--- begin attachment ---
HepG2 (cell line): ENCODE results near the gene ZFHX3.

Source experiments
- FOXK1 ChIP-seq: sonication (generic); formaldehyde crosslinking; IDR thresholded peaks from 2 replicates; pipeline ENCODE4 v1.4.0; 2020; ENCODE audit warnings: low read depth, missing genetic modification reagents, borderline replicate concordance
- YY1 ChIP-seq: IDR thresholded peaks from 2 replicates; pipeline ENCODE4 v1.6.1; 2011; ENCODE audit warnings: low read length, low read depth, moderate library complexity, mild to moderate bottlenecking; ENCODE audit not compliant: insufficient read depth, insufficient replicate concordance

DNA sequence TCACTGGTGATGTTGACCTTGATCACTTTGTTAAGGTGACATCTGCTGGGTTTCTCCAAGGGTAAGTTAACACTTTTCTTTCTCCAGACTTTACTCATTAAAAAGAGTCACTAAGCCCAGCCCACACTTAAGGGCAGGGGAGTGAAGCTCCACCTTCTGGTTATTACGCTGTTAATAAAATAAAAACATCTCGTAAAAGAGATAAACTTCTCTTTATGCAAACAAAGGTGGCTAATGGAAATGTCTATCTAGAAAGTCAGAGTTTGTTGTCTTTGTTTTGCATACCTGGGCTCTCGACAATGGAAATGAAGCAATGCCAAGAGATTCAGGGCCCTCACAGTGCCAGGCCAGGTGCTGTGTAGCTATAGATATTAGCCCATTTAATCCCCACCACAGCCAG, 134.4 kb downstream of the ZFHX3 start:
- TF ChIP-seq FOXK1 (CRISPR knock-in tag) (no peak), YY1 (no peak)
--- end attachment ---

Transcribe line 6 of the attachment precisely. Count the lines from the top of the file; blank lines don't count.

- TF ChIP-seq FOXK1 (CRISPR knock-in tag) (no peak), YY1 (no peak)